Namibia: Treatment of sexual minorities by society and government authorities; recourse and protection available to sexual minorities who have been subject to ill-treatment
|Publisher||Immigration and Refugee Board of Canada|
|Publication Date||2 August 2012|
|Citation / Document Symbol||NAM104147.E|
|Related Document||Namibie : information sur le traitement que la société et les autorités gouvernementales réservent aux minorités sexuelles; la protection et les recours offerts aux minorités sexuelles qui ont été maltraitées|
|Cite as||Immigration and Refugee Board of Canada, Namibia: Treatment of sexual minorities by society and government authorities; recourse and protection available to sexual minorities who have been subject to ill-treatment, 2 August 2012, NAM104147.E, available at: http://www.refworld.org/docid/5034fea82.html [accessed 6 December 2013]|
|Disclaimer||This is not a UNHCR publication. UNHCR is not responsible for, nor does it necessarily endorse, its content. Any views expressed are solely those of the author or publisher and do not necessarily reflect those of UNHCR, the United Nations or its Member States.|
Sources report that sodomy is illegal in Namibia (INamibia 17 Nov. 2011; ILGA May 2012, 33). The US Department of State's Country Reports on Human Rights Practices for 2011 indicates that sexual activity between men is illegal (US 24 May 2012, Sec. 6). In November 2011, the Prime Minister Nahas Angula, who was quoted by the news agency INamibia, stated that "'[s]odomy is a crime in Namibia. If you are found sodomising someone, you will be arrested'" (INamibia 17 Nov. 2011). Similarly, the Guardian indicates that Namibia criminalises homosexuality (The Guardian 14 Sept. 2011). However, according to the International Lesbian, Gay, Bisexual, Trans and Intersex Association (ILGA), in Namibia, male to male sexual relationships are illegal, but female to female sexual relationships are not (ILGA May 2012, 33).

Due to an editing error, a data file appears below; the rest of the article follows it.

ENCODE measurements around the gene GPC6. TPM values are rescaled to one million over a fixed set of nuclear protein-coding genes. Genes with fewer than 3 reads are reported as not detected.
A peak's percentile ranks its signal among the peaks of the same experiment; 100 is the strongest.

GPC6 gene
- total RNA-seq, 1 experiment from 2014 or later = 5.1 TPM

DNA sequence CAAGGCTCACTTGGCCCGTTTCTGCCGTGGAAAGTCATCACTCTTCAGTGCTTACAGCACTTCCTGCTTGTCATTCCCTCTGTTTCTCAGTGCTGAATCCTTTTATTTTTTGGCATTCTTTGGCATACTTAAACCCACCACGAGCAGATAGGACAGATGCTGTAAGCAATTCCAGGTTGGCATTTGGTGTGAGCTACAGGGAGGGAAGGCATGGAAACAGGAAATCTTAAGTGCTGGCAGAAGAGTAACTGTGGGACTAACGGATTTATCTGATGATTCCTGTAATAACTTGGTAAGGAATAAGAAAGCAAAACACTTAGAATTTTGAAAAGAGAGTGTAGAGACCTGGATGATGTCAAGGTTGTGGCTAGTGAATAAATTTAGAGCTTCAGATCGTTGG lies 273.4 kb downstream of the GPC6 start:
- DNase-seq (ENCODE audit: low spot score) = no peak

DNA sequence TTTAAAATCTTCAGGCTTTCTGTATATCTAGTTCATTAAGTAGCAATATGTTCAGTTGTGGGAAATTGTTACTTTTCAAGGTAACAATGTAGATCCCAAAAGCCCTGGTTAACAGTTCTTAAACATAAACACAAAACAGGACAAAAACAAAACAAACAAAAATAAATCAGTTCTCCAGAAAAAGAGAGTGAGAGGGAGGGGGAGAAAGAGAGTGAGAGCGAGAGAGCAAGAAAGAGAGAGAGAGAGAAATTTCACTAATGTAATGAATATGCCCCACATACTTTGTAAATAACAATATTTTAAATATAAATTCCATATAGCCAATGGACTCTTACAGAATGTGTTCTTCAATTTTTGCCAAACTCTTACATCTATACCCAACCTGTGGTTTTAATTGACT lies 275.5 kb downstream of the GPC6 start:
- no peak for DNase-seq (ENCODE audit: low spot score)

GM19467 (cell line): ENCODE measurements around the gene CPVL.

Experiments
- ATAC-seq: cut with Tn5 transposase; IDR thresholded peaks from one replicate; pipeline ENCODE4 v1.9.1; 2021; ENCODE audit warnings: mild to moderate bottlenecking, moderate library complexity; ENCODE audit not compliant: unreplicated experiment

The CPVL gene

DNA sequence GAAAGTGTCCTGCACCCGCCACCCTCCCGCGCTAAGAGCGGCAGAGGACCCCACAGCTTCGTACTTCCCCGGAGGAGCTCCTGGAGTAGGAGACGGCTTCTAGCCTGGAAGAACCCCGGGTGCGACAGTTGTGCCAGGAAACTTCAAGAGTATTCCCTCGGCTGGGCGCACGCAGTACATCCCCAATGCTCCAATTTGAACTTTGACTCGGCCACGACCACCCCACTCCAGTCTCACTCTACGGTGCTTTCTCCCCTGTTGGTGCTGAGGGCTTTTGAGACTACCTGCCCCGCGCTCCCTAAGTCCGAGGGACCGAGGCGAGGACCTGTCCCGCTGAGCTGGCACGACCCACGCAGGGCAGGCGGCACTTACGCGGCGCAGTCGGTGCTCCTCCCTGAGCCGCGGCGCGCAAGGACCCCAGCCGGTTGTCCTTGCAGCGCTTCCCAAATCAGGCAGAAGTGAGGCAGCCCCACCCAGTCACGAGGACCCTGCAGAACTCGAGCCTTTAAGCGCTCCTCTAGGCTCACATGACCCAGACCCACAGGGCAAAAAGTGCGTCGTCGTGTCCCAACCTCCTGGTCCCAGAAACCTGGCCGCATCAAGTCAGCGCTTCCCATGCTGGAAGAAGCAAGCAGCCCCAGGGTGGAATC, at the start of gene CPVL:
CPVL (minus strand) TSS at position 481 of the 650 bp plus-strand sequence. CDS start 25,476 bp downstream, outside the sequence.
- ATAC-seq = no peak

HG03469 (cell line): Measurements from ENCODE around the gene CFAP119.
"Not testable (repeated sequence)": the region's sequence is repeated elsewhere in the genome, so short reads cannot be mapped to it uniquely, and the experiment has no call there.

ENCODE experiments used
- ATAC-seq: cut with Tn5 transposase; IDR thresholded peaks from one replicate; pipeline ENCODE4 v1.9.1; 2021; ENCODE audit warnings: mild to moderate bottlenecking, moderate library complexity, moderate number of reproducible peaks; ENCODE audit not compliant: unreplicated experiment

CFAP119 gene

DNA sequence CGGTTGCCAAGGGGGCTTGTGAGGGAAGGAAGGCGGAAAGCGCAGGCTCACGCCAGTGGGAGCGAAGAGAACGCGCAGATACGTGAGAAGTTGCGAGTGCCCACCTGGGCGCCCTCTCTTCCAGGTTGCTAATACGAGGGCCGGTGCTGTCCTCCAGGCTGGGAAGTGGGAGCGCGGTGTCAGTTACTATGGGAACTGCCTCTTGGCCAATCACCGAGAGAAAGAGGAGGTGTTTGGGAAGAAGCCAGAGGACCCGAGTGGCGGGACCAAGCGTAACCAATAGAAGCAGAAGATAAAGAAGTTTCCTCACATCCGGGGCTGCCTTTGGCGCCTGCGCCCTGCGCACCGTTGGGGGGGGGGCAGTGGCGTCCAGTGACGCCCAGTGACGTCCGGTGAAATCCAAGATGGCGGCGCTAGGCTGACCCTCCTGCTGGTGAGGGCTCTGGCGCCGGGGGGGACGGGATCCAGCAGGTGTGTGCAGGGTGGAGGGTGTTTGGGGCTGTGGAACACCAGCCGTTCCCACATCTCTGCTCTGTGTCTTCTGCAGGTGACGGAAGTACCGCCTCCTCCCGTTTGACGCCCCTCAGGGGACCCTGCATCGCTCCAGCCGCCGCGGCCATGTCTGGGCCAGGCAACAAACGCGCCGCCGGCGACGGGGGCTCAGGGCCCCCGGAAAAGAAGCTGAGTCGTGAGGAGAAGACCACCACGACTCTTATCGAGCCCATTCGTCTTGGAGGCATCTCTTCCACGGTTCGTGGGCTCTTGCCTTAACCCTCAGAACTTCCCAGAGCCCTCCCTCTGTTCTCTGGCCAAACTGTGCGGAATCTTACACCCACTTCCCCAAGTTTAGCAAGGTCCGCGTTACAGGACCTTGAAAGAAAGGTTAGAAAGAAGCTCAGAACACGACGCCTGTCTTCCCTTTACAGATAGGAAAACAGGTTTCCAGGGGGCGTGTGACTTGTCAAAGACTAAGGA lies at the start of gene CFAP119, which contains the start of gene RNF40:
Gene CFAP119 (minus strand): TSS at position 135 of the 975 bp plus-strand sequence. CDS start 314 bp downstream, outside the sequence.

Sources indicate that in 2011, the government of Namibia rejected the UN Universal Periodic Review recommendations on LGBTI rights (US 24 May 2012, Sec. 6; UN 24 Mar. 2011, Para. 21). The recommendations included, among others, the adoption of legislative measures to "decriminalize consensual sexual relations between adults of the same sex including a provision on the prohibition of discrimination on the basis of sexual orientation" (ibid., Para. 99.3). AllAfrica news agency reports that a justice minister, who represented the Namibian government at the UN Human Rights Council in Geneva in April 2011, indicated that the government did not have any plans to provide legal protection to gays (AllAfrica 8 Mar. 2011). Similarly, Country Reports indicated that politicians publicly stated their opposition to legislation which would protect the rights of LGBTI persons (US 24 May 2012, Sec. 6).
1.2 Societal Attitudes
Sources report of societal "discrimination" against the LGBTI community (US 24 May 2012, Sec. 6; NamRights 22 Mar. 2012, 9-10) and "stigma" associated with homosexuality (Namibia 2010, 34). According to a Namibian gender activist who participated in the 2010 international conference "Struggle for equality: Sexual orientation, gender identity and human rights in Africa," there are "many unwritten laws [in Namibia] that restrict LGBTI people from living their lives freely" (Heinrich Böll Stiftung 6 Apr. 2011). She stated that Namibian culture "doesn't allow for anything else than heterosexuality" (ibid.).